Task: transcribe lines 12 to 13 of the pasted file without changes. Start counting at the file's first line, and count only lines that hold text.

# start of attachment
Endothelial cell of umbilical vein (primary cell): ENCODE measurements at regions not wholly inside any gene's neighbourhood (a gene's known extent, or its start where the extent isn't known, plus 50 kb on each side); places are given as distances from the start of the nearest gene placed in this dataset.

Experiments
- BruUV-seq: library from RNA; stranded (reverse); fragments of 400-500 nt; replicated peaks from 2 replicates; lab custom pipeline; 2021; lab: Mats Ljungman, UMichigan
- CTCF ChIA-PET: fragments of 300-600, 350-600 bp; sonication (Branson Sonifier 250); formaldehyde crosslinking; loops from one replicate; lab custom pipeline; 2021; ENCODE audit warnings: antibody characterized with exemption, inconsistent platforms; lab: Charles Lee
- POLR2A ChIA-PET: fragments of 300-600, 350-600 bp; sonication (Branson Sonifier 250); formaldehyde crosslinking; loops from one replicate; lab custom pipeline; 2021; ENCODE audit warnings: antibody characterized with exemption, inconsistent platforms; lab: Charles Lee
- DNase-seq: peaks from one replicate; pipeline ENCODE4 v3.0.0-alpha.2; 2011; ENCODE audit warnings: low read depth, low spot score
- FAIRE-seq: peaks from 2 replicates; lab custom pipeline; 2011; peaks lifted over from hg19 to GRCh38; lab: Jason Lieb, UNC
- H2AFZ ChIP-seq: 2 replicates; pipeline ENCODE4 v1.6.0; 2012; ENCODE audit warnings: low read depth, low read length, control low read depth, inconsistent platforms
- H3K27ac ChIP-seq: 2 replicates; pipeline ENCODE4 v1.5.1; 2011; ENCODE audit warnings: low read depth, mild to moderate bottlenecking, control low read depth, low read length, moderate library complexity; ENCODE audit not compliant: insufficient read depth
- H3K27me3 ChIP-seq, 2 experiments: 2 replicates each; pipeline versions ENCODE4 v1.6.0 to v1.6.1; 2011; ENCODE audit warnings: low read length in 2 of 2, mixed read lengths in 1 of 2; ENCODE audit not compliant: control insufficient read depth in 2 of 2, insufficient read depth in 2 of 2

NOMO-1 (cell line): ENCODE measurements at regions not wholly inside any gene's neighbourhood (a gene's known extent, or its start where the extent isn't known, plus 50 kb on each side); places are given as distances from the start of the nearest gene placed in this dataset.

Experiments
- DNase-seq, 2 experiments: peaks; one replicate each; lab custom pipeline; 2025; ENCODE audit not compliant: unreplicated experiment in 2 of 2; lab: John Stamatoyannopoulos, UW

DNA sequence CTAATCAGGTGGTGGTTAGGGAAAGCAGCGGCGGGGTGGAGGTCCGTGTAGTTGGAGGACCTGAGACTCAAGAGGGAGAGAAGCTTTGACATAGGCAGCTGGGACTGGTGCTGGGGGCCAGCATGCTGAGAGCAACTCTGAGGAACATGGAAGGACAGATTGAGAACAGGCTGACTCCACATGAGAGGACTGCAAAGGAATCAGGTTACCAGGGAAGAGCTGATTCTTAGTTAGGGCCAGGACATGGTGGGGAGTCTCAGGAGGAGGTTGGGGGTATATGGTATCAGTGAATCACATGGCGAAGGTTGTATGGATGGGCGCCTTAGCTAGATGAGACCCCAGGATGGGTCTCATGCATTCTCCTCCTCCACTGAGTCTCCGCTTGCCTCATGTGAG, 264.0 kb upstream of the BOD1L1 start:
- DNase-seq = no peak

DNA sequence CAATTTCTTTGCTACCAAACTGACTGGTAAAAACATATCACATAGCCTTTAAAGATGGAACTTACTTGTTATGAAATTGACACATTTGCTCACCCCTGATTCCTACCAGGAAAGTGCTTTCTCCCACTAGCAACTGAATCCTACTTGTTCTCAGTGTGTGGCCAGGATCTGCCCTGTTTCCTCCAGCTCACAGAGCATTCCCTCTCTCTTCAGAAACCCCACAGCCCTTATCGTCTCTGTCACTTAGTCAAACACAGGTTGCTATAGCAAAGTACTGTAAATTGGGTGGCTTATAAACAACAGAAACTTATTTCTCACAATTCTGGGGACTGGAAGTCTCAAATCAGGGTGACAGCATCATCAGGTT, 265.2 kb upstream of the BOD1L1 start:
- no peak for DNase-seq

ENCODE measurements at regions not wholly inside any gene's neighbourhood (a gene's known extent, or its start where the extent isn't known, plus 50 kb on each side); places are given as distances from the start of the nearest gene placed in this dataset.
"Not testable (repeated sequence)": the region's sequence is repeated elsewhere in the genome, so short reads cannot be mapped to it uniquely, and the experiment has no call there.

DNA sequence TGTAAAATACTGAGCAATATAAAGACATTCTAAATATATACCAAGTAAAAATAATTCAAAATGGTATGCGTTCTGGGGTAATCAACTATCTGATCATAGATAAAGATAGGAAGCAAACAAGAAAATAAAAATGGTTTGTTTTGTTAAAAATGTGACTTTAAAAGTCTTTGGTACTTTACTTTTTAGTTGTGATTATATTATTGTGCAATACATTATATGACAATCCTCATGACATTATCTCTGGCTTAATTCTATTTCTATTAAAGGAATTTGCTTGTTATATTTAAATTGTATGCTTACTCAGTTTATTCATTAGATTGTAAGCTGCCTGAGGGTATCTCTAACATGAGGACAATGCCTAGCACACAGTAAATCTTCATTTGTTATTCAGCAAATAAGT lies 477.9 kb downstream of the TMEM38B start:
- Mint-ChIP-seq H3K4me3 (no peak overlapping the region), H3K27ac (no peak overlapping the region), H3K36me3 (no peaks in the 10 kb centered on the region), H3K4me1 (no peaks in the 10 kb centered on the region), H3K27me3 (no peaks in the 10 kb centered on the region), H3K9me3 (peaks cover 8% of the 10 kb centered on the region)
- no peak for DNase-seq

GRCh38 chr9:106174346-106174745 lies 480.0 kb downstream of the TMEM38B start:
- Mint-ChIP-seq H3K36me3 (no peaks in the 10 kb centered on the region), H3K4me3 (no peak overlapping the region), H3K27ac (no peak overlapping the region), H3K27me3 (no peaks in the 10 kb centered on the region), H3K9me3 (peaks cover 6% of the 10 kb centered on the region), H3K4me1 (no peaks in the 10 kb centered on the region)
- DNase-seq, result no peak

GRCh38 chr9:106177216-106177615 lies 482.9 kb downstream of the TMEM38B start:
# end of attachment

Experiments
- DNase-seq, 2 experiments: peaks; one replicate each; lab custom pipeline; 2025; ENCODE audit not compliant: unreplicated experiment in 2 of 2; lab: John Stamatoyannopoulos, UW